<< back
EnVision: Understanding Why our most Earth-like Neighbour is so Different

Thomas Widemann
Observatoire de Paris, France

Venus is our most Earth-like twin, from a geological standpoint: it is very similar in size and probably in bulk composition, and it is very likely to be geologically active today. Several Venus Express observations hint at active volcanism, including transient increases in thermal emission and high surface emissivities consistent with fresh lava flows, as well as episodic injections of sulphurous gases to the upper atmosphere.

EnVision is one of three M5 missions in Phase A study with a final down-selection expected in June 2021. The science case is broad: to measure current volcanic, seismic, atmospheric and climatic activity; deduce its geological history to understand how and why Venus and Earth became so different; identify volatile sources and sinks; and infer its interior structure and dynamics.

EnVision therefore has four major science themes:

  • Activity (volcanism, tectonism, mass wasting, weathering, sedimentation, volatile sources and sinks)
  • History (stratigraphy, past environments, ancient terrains, signatures of past oceans, climate change)
  • Volatiles (water, sulphur dioxide, clouds, volcanic gases, dynamic processes)
  • Planet (geodesy, spin, organisation, tectonics, internal structure and long-term evolution)
and three main instruments:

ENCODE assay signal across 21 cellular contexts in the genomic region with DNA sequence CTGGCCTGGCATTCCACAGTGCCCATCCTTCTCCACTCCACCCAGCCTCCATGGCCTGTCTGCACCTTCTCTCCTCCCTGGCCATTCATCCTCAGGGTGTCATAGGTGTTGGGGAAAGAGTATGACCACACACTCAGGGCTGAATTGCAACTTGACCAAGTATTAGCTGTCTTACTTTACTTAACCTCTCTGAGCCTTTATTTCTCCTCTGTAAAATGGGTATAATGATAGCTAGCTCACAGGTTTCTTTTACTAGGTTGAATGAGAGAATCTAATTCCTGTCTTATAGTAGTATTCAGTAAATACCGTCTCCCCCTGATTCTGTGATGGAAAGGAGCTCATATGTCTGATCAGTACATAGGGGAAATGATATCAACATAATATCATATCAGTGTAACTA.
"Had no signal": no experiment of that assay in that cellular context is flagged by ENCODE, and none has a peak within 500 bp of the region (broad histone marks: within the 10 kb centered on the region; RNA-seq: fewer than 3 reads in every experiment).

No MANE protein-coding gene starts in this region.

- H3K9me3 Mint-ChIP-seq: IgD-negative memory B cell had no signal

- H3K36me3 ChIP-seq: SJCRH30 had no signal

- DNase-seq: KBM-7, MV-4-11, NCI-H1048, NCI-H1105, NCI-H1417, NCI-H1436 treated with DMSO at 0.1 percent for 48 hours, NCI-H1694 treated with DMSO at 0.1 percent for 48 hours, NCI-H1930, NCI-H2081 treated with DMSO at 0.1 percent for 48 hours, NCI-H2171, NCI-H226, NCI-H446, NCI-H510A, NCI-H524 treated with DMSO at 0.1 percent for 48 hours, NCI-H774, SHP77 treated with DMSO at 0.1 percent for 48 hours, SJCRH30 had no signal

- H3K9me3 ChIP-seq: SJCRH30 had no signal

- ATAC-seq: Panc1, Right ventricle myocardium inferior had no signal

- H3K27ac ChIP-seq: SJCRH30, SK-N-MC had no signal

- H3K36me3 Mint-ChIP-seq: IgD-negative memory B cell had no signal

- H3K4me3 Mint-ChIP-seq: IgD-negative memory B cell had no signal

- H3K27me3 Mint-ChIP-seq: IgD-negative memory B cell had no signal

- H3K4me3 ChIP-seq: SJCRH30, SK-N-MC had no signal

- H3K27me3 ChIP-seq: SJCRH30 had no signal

• VenSAR, the primary synthetic aperture radar
  • SRS, the subsurface radar sounder
  • VenSPEC, the Venus IR emission mapper, IR and UV spectrometer which combined with radio science using the 3m X- and Ka-band high gain antenna.
Together, these will provide an unprecedented view of the interior, surface and atmosphere of Venus.

The Phase 0 baseline study demonstrated that the mission can successfully achieve its targets within the design to cost envelope, for a baseline launch date in 2032 using chemical propulsion and 12 to 24 months aerobraking. The nominal science mission starts in June 2035, with four Cycles (one Cycle is a 243-day Venus day) providing 278 Tbits of data return. Coverage is >60% for IR mapping and subsurface sounding, and >15% for InSAR and polarimetry at 30 m resolution. Up to 2% of the surface will be imaged at ∼2 m resolution or better.

2019 March 01, 14:30

Observatório Astronómico de Lisboa (Seminar room)
Tapada da Ajuda, 1349-018 Lisboa

Faculdade de Ciências da Universidade de Lisboa Universidade do Porto Faculdade de Ciências e Tecnologia da Universidade de Coimbra
Fundação para a Ciência e a Tecnologia COMPETE 2020 PORTUGAL 2020 União Europeia